Miscellaneous Archaeological Studies in the ANAMAX-Rosemont Land Exchange Area [No. 147, Vol. 4]
KeywordsIndians of North America -- Arizona -- Antiquities.
Indians of North America -- Antiquities.
Rosemont Area (Ariz.) -- Antiquities.
MetadataShow full item record
Other TitlesArizona State Museum Archaeological Series No. 147, Vol. 4
CitationTagg, Martyn D., Ervin, Richard G., & Bruce B. Huckell. 1984. Miscellaneous Archaeological Studies in the ANAMAX-Rosemont Land Exchange Area. Arizona State Museum Archaeological Series No. 147, Vol. 4. Arizona State Museum, University of Arizona, Tucson.
DescriptionMiscellaneous Archaeological Studies in the ANAMAX-Rosemont Land Exchange Area by Martyn D. Tagg, Richard G. Ervin, Bruce B. Huckell. Submitted by Cultural Resource Management Division, Arizona State Museum, University of Arizona. Prepared for ANAMAX Mining Company, 1984. Archaeological Series No. 147, Vol. 4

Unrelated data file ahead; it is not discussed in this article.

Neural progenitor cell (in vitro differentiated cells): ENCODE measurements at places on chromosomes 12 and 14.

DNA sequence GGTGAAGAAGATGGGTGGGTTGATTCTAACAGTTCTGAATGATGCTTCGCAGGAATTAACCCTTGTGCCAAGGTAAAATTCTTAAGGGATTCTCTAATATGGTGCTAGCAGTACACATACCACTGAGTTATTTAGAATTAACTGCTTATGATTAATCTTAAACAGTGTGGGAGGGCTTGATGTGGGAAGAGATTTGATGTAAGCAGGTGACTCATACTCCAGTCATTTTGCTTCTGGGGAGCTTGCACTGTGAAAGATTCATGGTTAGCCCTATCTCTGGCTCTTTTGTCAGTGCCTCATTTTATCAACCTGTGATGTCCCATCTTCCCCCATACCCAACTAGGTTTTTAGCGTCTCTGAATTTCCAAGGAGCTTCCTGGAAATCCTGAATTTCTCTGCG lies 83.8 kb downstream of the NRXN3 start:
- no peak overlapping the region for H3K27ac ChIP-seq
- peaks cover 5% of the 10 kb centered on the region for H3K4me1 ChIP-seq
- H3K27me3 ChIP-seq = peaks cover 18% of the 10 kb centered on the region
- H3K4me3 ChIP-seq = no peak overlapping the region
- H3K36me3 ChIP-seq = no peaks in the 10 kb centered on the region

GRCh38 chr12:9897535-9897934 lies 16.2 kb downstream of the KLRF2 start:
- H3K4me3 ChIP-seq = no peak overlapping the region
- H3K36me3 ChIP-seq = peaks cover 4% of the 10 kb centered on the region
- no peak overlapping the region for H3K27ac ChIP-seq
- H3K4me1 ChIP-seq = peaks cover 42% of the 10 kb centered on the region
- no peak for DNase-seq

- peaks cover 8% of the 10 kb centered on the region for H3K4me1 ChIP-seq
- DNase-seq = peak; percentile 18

AbstractThe four studies contained in this volume report the results of work undertaken at a number of different types of sites in the northern Santa Rita Mountains of southeastern Arizona. All these studies were performed within the ANAMAX-Rosemont land exchange area in the Coronado National Forest as part of a 10-month-long mitigation effort conducted by the Arizona State Museum. Chapter 1 presents a description of detailed investigations at lithic material procurement sites in the Rosemont area. Two types of lithic material procurement sites are identified and described, and the kinds of flaked stone artifacts present at these sites are analyzed and discQssed in detail. Evidence suggests that the majority of these sites resulted from the rather casual, nonintensive reduction of cobbles of quartzite and metasediment or, in one case, a relatively intensive utilization of two bedrock outcrops of silicified limestone. While most of the artifacts present at these sites are debitage, cores, and tested pieces, a few finished, retouched artifacts at certain of these sites suggest the possibility that activities other than the reduction of lithic raw materials were also pursued on a limited basis. Chapter 2 describes the investigatJon of two sites in Sycamore Canyon, which is a major drainage system on the west side of the ridgeline of the Santa Rita Mountains, 5 km northwest of Rosemont. Excavation of the two sites produced relatively abundant quantities of artifacts representing occupations ranging from the Middle Archaic period through the Historic period. Detailed comparisons of the flaked stone asemblages from the Sycamore Canyon sites are made with those from the Archaic and Hohokam sites in the Rosemont area, and allow the inference that most of the occupation at the Sycamore Canyon sites occurred during the Archaic period. It is further suggested that both sites were used as temporary campsites for the seasonal exploitation of wild plant and animal resources during prehistoric and early historic times. The third chapter presents data from test excavations carried out at three Sobaipuri of Upper Piman sites located in the Rosemont area. These sites were investigated in 1979, but adjustments to the land exchange boundaries resulted in their ultimate exclusion from the exchange area. The testing serves to document the presence of Sobaipuri residential sites in a montane setting, and indicates that at least two of the three were occupied shortly after Spanish contact. Chapter 4 describes the investigation of a single site located at the western edge of the land exchange area near Helvetia. This site consists of residential structures positioned on artificially constructed rock terraces emplaced on steeply sloping topography. The recovered artifact assemblage suggests a late Rincon or early Tanque Verde phase age for the site. The limited nature of the work done at the site, coupled with an impoverished artifact assemblage, suggests that the site saw use for a short time, possibly seasonally, for an unknown purpose.